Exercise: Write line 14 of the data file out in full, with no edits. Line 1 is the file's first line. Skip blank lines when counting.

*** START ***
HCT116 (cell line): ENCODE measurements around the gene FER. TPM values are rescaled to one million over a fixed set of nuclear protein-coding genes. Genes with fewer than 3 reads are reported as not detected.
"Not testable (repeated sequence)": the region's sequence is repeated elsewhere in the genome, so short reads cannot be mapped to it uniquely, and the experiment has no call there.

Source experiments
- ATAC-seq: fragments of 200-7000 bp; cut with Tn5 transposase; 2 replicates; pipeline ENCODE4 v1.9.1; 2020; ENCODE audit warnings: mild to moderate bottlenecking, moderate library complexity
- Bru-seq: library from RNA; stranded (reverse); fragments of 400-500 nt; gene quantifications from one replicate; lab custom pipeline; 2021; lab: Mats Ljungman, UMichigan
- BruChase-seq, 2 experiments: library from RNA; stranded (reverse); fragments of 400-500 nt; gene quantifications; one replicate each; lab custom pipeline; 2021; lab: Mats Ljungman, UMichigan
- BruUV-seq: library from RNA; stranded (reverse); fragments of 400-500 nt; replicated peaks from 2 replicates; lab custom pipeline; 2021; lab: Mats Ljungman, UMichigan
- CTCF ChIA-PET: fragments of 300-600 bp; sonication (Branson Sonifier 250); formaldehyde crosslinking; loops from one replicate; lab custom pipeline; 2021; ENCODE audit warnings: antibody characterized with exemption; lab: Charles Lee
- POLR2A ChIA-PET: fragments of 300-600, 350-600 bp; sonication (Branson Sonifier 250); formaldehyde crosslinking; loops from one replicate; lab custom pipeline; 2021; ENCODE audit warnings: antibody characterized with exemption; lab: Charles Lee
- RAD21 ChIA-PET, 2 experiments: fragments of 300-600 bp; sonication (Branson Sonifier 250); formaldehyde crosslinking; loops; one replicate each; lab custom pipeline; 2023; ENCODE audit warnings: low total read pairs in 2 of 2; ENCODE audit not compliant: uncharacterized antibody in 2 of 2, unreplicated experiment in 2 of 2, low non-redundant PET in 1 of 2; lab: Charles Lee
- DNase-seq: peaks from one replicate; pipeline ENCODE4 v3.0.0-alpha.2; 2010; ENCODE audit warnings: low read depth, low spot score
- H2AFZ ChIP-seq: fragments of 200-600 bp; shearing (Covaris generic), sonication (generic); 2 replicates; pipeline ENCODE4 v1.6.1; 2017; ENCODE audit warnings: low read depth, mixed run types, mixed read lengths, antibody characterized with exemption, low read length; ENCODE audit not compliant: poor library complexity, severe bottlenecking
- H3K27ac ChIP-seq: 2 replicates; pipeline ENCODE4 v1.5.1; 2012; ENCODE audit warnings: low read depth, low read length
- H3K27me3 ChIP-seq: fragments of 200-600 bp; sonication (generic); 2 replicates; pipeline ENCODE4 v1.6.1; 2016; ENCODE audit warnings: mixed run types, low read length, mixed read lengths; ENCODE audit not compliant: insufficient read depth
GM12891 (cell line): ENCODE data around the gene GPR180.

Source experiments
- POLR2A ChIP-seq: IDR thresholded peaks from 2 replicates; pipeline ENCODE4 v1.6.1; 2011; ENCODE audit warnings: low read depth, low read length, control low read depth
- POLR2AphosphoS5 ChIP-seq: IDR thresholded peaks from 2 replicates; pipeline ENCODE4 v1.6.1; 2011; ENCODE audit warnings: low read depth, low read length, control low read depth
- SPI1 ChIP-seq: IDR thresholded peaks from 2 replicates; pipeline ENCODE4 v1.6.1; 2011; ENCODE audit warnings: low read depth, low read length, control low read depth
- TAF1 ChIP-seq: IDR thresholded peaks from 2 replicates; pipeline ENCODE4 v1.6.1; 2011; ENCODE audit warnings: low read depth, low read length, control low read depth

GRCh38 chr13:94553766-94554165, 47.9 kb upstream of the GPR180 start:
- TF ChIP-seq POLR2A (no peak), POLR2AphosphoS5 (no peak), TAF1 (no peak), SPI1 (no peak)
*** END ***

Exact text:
- H3K27me3 ChIP-seq: fragments of 200-600 bp; sonication (generic); 2 replicates; pipeline ENCODE4 v1.6.1; 2016; ENCODE audit warnings: mixed run types, low read length, mixed read lengths; ENCODE audit not compliant: insufficient read depth